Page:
Herman Bermoy, brother-in-law of William Albacin (brother of the accused Albacin) testified that the accused left Lasang and resided in the camp of the 75th infantry batallion after William was killed on October 29, 1993. He did not come back to Lasang until he was apprehended in the camp in November 1995 in connection with the instant case. He visited the accused in the camp for the first time in January 1995. Coming from his office in the Lasang market place, it took him only fifteen minutes to get to the camp, and about 25 minutes to return to his office. The second time Bermoy visited the accused was in February 1995. In both visits, he informed the accused Albacin that a case was filed against him for the death of Teresita Navarro and the wounding of Florencio Navarro. The accused was surprised. Bermoy advised the accused Albacin to surrender to the authorities. Albacin agreed to do so but never did. Inconsistent with his earlier testimony that the accused was apprehended in the camp in Cacao, Bermoy stated that the accused surrendered in Bunawan in November 1995.
Pfc. Danilo Buchan, a soldier at the 75th infantry batallion camp, also took the witness stand. He came to know the accused Albacin when the latter became a cook in their camp in Cacao, Panabo, Davao del Norte from July or August 1993 up to 1995.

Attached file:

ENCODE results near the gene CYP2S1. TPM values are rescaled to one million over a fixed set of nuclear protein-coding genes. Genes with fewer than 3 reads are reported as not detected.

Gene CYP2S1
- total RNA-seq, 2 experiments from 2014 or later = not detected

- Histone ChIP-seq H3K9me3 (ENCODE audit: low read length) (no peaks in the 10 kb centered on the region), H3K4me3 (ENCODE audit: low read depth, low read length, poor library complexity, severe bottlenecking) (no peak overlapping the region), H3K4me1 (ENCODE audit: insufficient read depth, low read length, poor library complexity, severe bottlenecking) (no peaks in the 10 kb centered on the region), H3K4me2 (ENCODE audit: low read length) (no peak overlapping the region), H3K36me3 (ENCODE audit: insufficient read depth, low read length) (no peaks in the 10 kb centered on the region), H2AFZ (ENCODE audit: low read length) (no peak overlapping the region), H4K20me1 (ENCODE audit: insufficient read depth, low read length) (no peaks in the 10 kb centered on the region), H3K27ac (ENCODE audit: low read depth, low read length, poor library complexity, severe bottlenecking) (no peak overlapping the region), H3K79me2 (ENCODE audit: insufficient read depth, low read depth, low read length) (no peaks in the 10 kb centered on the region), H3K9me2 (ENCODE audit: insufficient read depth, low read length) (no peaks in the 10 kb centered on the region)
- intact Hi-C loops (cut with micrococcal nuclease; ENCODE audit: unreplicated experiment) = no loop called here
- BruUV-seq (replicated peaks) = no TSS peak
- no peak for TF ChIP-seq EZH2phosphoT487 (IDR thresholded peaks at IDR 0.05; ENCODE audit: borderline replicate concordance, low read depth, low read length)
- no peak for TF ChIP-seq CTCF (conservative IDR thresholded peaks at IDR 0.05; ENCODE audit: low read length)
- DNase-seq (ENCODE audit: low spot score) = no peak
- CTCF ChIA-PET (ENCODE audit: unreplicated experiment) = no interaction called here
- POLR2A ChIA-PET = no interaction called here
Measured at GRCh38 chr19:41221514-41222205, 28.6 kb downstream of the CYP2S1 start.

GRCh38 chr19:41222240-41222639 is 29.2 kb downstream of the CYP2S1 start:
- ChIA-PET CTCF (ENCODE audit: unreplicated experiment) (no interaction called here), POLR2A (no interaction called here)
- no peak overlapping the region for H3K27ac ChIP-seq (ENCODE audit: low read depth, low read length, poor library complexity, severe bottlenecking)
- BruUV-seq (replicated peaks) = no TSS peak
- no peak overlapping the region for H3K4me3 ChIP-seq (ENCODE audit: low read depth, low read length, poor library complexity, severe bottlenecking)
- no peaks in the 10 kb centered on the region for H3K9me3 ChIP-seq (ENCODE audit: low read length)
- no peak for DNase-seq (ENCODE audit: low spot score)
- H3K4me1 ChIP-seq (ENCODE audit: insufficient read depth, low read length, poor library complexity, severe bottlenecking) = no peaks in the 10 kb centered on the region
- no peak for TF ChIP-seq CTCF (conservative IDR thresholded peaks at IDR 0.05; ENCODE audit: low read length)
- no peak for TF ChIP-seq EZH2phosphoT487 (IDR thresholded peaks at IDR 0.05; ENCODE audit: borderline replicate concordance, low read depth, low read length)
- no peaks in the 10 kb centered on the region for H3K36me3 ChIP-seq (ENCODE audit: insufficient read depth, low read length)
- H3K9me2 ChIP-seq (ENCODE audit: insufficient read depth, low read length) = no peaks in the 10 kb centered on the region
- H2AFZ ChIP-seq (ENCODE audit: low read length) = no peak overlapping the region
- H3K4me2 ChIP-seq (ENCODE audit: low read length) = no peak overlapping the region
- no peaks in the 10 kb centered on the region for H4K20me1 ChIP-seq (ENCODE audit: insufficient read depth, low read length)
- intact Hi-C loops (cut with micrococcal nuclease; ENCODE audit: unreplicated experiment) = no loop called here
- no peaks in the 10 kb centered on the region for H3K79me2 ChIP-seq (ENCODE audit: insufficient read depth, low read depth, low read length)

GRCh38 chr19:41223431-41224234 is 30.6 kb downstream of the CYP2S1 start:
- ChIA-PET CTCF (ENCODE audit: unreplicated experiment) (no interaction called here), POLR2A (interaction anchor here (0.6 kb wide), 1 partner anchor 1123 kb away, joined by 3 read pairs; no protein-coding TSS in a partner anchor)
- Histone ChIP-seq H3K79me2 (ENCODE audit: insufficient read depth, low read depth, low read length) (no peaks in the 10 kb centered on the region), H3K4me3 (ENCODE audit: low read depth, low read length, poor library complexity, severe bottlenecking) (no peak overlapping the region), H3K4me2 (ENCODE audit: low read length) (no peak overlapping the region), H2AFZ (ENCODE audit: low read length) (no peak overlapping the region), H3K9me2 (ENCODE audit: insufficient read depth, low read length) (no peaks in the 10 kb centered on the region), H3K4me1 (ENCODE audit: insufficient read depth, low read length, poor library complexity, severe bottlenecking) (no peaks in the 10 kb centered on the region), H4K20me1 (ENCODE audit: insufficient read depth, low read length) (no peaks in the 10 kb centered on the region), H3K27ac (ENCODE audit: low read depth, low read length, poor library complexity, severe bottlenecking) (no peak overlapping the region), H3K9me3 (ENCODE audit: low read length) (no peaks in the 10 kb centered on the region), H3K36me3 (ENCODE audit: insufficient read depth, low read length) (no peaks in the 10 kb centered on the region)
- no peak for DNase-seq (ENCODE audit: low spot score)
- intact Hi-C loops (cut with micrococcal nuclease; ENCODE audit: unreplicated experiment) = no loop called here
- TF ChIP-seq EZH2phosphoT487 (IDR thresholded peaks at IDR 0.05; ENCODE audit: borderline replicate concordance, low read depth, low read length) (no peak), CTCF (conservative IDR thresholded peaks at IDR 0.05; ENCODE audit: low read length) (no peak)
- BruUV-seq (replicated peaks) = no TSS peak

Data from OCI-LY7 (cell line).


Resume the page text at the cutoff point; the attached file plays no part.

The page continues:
On December 31, 1993, he saw the accused Albacin and another civilian cook, Cesar Caseñas, cook breakfast. The soldiers had breakfast at 7:00 a.m. Again, he saw the accused Albacin and Caseñas preparing lunch. Later, at 4:00 p.m., Albacin and Caseñas prepared supper. At 5:30 p.m., the soldiers took their dinner and finished in fifteen minutes. Shortly after 5:45 p.m., a group of soldiers composed of Morillo, Oscar Tongson, Joe Cales, Buchan, and another soldier instructed Albacin to buy Tanduay "lapad" while Caseñas cleaned the kitchen. Albacin bought the liquor at a store about fifteen to twenty meters away from the group's post in the camp. At 7:00 p.m., the group had consumed their drink and instructed Albacin to buy another bottle. Buchan's group consumed a total of six "lapad" bottles that night. At 1:00 a.m. of January 1, 1994, the group finished drinking and Albacin turned in to sleep while some of the other soldiers took their post. The whole time they were drinking, accused Albacin was beside Buchan acting as "gunner" of the group. However, in his affidavit executed about two months after the shooting of the Navarros, Buchan stated that his group's drinking spree started at 3:00 p.m. of December 31, 1993 and ended at 10:00 that night. When confronted with his affidavit on cross-examination, he stated that their drinking spree ended at 10:00 p.m. Buchan also testified that Cacao is fifteen to twenty kilometers away from Lasang.